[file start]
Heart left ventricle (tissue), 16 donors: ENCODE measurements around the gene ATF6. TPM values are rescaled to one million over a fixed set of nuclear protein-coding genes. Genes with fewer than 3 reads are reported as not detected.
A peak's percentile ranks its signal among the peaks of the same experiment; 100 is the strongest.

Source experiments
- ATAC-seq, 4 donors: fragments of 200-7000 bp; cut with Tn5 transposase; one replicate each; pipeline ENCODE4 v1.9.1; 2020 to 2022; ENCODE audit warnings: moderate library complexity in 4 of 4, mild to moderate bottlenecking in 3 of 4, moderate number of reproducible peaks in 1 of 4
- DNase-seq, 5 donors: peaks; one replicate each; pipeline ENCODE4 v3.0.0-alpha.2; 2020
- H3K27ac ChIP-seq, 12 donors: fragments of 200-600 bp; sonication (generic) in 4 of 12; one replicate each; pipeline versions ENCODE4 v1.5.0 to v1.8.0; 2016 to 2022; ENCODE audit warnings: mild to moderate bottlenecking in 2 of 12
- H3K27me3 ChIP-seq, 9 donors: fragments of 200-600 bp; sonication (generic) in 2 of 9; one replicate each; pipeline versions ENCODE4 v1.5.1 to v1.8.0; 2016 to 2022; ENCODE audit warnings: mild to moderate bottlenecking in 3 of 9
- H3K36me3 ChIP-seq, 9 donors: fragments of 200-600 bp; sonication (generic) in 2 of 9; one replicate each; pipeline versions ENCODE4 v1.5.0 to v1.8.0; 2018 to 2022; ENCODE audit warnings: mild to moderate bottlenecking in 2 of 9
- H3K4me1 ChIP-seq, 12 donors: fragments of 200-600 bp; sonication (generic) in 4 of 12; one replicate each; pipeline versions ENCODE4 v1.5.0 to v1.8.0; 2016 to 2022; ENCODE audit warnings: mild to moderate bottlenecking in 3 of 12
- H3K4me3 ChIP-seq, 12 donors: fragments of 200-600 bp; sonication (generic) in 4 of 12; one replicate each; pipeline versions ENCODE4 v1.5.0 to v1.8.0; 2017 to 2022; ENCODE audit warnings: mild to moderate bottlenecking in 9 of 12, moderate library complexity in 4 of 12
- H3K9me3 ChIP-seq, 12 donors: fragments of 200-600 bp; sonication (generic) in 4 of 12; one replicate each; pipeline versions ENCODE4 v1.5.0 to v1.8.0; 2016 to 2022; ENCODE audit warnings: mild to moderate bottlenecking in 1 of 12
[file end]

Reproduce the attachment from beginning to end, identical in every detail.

Heart left ventricle (tissue), 16 donors: ENCODE measurements around the gene ATF6. TPM values are rescaled to one million over a fixed set of nuclear protein-coding genes. Genes with fewer than 3 reads are reported as not detected.
A peak's percentile ranks its signal among the peaks of the same experiment; 100 is the strongest.

Source experiments
- ATAC-seq, 4 donors: fragments of 200-7000 bp; cut with Tn5 transposase; one replicate each; pipeline ENCODE4 v1.9.1; 2020 to 2022; ENCODE audit warnings: moderate library complexity in 4 of 4, mild to moderate bottlenecking in 3 of 4, moderate number of reproducible peaks in 1 of 4
- DNase-seq, 5 donors: peaks; one replicate each; pipeline ENCODE4 v3.0.0-alpha.2; 2020
- H3K27ac ChIP-seq, 12 donors: fragments of 200-600 bp; sonication (generic) in 4 of 12; one replicate each; pipeline versions ENCODE4 v1.5.0 to v1.8.0; 2016 to 2022; ENCODE audit warnings: mild to moderate bottlenecking in 2 of 12
- H3K27me3 ChIP-seq, 9 donors: fragments of 200-600 bp; sonication (generic) in 2 of 9; one replicate each; pipeline versions ENCODE4 v1.5.1 to v1.8.0; 2016 to 2022; ENCODE audit warnings: mild to moderate bottlenecking in 3 of 9
- H3K36me3 ChIP-seq, 9 donors: fragments of 200-600 bp; sonication (generic) in 2 of 9; one replicate each; pipeline versions ENCODE4 v1.5.0 to v1.8.0; 2018 to 2022; ENCODE audit warnings: mild to moderate bottlenecking in 2 of 9
- H3K4me1 ChIP-seq, 12 donors: fragments of 200-600 bp; sonication (generic) in 4 of 12; one replicate each; pipeline versions ENCODE4 v1.5.0 to v1.8.0; 2016 to 2022; ENCODE audit warnings: mild to moderate bottlenecking in 3 of 12
- H3K4me3 ChIP-seq, 12 donors: fragments of 200-600 bp; sonication (generic) in 4 of 12; one replicate each; pipeline versions ENCODE4 v1.5.0 to v1.8.0; 2017 to 2022; ENCODE audit warnings: mild to moderate bottlenecking in 9 of 12, moderate library complexity in 4 of 12
- H3K9me3 ChIP-seq, 12 donors: fragments of 200-600 bp; sonication (generic) in 4 of 12; one replicate each; pipeline versions ENCODE4 v1.5.0 to v1.8.0; 2016 to 2022; ENCODE audit warnings: mild to moderate bottlenecking in 1 of 12